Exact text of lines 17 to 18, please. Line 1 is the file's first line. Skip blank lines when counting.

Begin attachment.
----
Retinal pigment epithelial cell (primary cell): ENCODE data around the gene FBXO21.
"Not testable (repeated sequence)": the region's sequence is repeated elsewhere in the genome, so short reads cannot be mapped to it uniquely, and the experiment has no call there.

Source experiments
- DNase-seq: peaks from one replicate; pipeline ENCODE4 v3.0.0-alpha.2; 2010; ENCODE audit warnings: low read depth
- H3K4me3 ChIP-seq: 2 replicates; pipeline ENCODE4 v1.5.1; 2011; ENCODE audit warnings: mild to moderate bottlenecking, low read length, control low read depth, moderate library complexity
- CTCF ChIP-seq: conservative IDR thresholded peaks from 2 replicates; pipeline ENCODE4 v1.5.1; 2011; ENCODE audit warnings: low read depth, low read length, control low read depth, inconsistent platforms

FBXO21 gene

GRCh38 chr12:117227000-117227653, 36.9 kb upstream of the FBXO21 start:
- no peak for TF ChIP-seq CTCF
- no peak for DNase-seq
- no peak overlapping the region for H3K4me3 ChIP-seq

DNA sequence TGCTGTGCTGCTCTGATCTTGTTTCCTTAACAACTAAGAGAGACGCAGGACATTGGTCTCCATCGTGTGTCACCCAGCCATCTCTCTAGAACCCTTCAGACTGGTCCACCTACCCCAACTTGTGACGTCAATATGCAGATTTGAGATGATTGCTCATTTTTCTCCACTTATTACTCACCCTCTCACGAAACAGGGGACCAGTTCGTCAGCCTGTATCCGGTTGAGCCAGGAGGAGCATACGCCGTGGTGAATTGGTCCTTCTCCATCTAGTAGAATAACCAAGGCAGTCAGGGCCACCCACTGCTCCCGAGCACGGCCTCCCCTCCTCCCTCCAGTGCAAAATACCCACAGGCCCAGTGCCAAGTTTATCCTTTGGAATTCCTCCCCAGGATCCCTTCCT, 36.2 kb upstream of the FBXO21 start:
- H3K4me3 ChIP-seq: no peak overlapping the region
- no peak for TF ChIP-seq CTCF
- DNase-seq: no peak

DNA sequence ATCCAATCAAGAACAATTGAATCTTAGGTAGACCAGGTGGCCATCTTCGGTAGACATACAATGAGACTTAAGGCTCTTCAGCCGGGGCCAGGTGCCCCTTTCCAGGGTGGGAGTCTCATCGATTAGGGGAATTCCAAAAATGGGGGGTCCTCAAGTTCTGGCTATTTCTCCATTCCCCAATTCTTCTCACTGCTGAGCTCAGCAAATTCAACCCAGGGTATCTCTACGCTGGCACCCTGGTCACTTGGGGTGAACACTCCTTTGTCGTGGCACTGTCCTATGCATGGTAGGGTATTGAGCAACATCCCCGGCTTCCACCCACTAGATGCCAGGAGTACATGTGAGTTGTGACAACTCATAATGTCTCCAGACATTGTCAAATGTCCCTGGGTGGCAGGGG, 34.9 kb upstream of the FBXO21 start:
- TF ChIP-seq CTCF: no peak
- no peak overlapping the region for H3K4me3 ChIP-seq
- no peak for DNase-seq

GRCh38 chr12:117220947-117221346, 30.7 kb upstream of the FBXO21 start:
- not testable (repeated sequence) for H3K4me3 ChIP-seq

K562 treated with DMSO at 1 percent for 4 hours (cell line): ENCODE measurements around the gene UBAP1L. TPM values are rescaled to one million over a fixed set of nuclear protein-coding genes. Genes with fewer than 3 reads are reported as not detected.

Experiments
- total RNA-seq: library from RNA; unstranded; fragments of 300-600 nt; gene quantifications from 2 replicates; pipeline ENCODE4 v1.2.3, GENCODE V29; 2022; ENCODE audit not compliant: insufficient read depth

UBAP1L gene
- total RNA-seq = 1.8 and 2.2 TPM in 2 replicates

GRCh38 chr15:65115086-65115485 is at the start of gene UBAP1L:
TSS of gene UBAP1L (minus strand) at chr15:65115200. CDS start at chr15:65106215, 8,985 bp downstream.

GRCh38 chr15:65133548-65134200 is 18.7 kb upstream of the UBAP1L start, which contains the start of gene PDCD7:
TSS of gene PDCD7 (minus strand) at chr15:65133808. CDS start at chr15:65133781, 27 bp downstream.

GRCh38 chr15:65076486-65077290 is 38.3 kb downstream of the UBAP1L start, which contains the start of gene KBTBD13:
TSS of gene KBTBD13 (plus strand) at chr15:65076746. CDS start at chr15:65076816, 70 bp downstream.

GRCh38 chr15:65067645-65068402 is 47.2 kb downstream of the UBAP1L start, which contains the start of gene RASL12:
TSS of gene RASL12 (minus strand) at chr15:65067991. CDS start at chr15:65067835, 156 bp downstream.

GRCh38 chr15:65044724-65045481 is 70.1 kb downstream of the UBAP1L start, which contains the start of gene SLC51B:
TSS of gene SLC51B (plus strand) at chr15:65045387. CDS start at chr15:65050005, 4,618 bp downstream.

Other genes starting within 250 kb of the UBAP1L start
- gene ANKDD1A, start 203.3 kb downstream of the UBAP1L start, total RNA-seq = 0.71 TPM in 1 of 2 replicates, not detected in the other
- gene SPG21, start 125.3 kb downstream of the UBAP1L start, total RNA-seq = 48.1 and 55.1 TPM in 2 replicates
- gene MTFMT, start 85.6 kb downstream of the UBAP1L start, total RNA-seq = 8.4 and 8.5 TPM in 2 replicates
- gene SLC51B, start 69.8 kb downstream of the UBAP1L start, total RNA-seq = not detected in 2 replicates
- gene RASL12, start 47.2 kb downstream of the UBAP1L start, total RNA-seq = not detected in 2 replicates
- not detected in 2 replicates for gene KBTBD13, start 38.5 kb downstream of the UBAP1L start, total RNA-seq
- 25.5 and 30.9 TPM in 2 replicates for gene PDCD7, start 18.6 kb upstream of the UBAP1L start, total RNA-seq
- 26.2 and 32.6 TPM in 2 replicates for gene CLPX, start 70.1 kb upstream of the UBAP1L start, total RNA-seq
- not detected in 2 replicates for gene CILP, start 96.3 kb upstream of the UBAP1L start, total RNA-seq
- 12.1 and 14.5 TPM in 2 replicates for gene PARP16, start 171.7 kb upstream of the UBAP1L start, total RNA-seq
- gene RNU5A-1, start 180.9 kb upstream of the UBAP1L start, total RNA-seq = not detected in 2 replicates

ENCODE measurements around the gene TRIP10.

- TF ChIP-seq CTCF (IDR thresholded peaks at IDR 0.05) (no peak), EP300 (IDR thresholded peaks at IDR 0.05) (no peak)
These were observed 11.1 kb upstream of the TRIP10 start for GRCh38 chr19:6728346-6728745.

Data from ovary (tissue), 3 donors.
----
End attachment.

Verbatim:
- TF ChIP-seq CTCF: no peak
- no peak overlapping the region for H3K4me3 ChIP-seq